Toss a coin over your shoulder into Rome’s Trevi Fountain and start planning your next trip to Rome. Legend says that when you leave money in the sculpted pool, you are guaranteed to return to the Eternal City. And why not return? You’ll have another chance to explore the marble statues frolicking on the water-cascading facade. Along with muscular representations of the ocean, health and abundance, there are 30 species of plants intricately carved into the fountain.
Leave current election-year campaigns behind to visit an ancient site where modern politics was born. Between eras of rule by kings and emperors, the Roman Forum was where the first senate and republican government held court. Today, it is an archeological site of ruins, temples and royal residences that stretch back to the 7th century B.C. Walk the same streets as Julius Caesar once did and imagine witnessing speeches, trials, even gladiator matches here.
Take a virtual tour of Rome's St. Peters Square, Vatican City, Campo de Fiori and more.
After you’ve marveled at Michelangelo’s Sistine Chapel, one of the greatest artistic feats in the world, take the spiral staircase to exit the chapel and the Vatican Museums in Rome will inspire just as much awe. There’s no resisting taking a photo of the dizzyingly intertwined staircases built in a double helix formation in 1932 long before the double helix DNA strand was discovered in 1953.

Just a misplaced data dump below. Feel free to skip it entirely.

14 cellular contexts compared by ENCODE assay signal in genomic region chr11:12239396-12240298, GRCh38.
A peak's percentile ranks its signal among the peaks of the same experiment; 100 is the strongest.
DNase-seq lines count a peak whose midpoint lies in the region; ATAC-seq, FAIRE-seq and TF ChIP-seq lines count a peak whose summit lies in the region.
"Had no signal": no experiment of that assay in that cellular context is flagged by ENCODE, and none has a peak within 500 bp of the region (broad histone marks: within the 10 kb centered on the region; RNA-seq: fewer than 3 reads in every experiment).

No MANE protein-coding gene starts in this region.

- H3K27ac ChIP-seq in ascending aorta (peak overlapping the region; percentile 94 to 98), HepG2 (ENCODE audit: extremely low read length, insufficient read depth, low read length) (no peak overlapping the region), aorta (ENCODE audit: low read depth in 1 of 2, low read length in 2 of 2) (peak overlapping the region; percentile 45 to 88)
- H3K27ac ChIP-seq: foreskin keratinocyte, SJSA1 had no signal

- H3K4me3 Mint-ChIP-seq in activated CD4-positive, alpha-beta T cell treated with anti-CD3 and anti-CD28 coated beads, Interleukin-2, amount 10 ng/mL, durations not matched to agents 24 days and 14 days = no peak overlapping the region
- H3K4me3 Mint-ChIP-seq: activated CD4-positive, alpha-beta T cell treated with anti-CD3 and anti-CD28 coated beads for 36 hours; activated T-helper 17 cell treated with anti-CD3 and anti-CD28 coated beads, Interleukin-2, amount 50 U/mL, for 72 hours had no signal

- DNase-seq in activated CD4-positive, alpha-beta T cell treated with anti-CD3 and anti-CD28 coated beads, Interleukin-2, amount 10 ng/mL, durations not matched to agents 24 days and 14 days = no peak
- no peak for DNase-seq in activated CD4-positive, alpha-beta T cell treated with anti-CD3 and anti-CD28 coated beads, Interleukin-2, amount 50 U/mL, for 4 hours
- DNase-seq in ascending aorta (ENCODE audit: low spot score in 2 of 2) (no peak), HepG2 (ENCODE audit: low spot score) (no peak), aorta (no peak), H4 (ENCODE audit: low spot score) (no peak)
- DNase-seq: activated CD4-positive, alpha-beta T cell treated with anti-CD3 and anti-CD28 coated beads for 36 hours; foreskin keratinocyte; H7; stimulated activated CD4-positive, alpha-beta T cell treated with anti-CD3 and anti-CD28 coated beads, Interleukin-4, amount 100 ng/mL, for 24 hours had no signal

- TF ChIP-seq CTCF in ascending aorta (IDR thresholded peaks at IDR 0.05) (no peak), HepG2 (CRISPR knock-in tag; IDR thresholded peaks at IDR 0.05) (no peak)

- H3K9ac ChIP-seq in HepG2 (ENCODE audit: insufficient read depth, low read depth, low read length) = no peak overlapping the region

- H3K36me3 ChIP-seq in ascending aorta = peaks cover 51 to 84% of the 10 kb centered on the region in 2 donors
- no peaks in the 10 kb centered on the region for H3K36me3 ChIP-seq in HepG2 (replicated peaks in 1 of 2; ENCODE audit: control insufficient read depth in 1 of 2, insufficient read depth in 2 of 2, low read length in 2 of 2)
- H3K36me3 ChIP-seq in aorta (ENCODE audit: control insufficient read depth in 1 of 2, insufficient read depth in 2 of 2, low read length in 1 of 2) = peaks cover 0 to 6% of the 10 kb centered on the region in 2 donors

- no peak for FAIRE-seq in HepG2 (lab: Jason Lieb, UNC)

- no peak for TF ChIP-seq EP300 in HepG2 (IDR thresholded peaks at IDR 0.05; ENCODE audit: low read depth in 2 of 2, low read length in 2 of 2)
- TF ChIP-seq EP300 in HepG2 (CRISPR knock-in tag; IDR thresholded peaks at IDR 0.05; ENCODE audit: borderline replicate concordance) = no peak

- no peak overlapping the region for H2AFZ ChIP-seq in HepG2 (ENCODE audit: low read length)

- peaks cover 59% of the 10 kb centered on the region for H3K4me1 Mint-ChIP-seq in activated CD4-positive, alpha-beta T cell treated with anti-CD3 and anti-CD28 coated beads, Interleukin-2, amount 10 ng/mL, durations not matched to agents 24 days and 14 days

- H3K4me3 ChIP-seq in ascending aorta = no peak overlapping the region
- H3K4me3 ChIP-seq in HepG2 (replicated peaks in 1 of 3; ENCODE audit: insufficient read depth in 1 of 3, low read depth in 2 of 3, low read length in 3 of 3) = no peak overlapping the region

Rome’s legendary sites might be a letdown after a stay in Waldorf Astoria’s Rome Cavalieri Hotel. Roman opulence surrounds you at every turn, from the moment you make a grand entrance in the art-filled lobby to each course of fine Italian cuisine at the 3 Michelin-stars La Pergola. Viva Italia!
Rome. The name alone encourages you to wander and see what riches you stumble upon. A few to consider: the Roman Colosseum, the Spanish Steps, and the Trevi Fountain where you can toss in a coin and wish to stay in this ancient city forever.
Rome is one of the significant cities in the history of the world, and any trip there should include stops at these spots.
Once, a 24-year-old man tried to drive a Toyota Celica down them, but mostly Rome’s Spanish Steps -- the widest staircase in Europe -- are used as a backdrop for lovers taking photographs of each other. The 138 steps are ground zero for visitors to meet. Just don’t meet there for lunch -- eating on the steps is strictly forbidden. Especially Big Macs. A McDonald’s built nearby in 1986 sparked protests that led to the founding of the international “slow food” movement.
Don't miss these top 10 attractions in Rome.